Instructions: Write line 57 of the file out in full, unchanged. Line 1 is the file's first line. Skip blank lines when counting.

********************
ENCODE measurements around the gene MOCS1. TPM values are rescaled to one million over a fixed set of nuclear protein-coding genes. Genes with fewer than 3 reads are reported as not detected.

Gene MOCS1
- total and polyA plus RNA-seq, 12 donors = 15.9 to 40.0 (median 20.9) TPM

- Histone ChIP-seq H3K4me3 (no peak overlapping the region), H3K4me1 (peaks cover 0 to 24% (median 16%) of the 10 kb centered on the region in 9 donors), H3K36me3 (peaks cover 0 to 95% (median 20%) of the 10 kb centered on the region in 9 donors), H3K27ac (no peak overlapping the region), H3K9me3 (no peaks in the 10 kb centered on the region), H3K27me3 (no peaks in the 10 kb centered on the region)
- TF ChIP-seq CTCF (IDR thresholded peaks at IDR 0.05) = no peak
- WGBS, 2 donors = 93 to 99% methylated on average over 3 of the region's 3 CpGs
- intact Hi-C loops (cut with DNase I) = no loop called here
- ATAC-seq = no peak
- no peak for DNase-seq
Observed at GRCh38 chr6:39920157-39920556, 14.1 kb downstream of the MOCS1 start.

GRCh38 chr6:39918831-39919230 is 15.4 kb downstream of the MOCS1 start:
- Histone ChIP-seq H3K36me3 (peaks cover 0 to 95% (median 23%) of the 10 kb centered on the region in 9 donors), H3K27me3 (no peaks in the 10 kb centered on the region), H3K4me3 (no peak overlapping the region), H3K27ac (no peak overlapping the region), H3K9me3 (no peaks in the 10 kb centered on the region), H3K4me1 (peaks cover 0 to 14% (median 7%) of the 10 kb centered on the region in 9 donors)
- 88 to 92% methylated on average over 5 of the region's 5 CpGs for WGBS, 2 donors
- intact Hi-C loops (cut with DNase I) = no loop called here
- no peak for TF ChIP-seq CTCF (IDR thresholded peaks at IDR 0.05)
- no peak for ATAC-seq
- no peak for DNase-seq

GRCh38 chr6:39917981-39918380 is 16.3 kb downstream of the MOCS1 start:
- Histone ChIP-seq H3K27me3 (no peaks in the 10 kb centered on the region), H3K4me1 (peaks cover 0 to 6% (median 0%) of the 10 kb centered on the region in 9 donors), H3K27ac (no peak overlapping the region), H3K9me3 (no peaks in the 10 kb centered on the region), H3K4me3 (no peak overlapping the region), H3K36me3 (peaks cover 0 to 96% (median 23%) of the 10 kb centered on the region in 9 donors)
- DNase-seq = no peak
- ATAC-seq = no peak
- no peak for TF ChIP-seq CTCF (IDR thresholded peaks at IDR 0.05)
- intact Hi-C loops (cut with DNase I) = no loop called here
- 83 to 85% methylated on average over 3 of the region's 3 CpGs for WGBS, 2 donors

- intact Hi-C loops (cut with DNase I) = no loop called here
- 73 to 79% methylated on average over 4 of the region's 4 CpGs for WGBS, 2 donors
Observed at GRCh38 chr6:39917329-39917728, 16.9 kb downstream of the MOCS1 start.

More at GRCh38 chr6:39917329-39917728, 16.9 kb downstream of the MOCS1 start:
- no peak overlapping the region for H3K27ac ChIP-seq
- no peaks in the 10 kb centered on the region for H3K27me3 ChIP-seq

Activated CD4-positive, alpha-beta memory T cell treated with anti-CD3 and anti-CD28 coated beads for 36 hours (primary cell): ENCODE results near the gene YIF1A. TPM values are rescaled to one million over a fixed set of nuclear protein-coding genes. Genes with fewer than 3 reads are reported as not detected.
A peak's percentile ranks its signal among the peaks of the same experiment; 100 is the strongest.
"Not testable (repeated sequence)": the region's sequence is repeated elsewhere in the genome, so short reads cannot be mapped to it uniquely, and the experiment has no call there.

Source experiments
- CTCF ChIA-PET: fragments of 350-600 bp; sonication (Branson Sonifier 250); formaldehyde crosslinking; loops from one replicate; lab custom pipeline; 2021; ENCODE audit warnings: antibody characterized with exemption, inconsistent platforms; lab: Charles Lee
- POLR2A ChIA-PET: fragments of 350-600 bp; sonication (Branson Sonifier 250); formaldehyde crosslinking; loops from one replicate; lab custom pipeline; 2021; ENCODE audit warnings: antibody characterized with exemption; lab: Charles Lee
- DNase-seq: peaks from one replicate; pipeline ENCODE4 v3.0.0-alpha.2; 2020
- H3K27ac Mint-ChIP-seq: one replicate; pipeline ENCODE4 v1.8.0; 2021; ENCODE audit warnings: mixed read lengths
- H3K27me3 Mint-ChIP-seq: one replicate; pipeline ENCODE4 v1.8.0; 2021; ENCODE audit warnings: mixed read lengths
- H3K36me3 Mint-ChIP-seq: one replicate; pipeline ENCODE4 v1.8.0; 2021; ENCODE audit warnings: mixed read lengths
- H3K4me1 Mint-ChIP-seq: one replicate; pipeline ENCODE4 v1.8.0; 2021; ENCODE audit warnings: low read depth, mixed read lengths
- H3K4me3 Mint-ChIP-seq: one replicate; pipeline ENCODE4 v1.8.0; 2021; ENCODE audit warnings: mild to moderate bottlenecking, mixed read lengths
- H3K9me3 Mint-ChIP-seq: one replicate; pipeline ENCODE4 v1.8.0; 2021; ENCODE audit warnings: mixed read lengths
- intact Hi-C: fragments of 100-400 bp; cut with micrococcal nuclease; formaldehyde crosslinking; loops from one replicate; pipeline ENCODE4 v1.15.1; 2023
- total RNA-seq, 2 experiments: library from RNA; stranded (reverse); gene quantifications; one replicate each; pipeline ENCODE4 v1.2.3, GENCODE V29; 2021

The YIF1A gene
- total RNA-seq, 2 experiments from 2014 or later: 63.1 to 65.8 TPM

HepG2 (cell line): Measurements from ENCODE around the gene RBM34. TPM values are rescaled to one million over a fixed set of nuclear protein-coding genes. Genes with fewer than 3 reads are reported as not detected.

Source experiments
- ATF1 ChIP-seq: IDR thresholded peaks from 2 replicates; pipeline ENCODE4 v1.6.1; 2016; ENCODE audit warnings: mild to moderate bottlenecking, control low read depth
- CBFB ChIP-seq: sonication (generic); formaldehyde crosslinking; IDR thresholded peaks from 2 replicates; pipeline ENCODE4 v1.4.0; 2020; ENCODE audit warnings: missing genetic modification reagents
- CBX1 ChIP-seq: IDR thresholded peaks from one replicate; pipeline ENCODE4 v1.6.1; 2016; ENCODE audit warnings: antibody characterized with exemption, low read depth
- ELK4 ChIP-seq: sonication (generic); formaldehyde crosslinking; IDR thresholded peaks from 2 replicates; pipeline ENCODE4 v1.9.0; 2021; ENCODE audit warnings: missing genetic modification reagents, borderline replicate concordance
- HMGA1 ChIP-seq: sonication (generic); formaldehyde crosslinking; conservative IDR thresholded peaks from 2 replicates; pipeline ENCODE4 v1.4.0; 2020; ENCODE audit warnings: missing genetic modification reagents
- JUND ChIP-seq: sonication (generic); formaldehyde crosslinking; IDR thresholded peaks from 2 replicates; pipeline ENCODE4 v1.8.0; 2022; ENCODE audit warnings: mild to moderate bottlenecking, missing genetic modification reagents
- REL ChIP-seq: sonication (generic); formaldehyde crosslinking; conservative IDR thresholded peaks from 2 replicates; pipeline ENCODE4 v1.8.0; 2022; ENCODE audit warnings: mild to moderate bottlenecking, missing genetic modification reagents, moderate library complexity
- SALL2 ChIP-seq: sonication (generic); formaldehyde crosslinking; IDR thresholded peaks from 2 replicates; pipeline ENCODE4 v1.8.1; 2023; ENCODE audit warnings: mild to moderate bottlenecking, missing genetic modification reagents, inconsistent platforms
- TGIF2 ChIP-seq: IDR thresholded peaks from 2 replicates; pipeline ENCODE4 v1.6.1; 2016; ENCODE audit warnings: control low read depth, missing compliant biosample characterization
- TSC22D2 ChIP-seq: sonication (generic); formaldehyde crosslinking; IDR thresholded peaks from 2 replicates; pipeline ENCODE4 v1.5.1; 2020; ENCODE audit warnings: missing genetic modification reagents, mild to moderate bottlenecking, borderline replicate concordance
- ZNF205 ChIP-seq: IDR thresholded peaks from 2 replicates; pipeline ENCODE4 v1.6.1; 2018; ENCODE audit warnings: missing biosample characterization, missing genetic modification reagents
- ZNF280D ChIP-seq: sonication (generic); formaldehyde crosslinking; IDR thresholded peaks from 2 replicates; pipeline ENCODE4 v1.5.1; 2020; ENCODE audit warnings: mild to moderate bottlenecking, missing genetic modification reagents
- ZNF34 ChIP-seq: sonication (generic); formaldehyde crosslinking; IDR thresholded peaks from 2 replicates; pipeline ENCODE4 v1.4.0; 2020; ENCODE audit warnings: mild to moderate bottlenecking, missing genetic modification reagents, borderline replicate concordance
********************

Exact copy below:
- SALL2 ChIP-seq: sonication (generic); formaldehyde crosslinking; IDR thresholded peaks from 2 replicates; pipeline ENCODE4 v1.8.1; 2023; ENCODE audit warnings: mild to moderate bottlenecking, missing genetic modification reagents, inconsistent platforms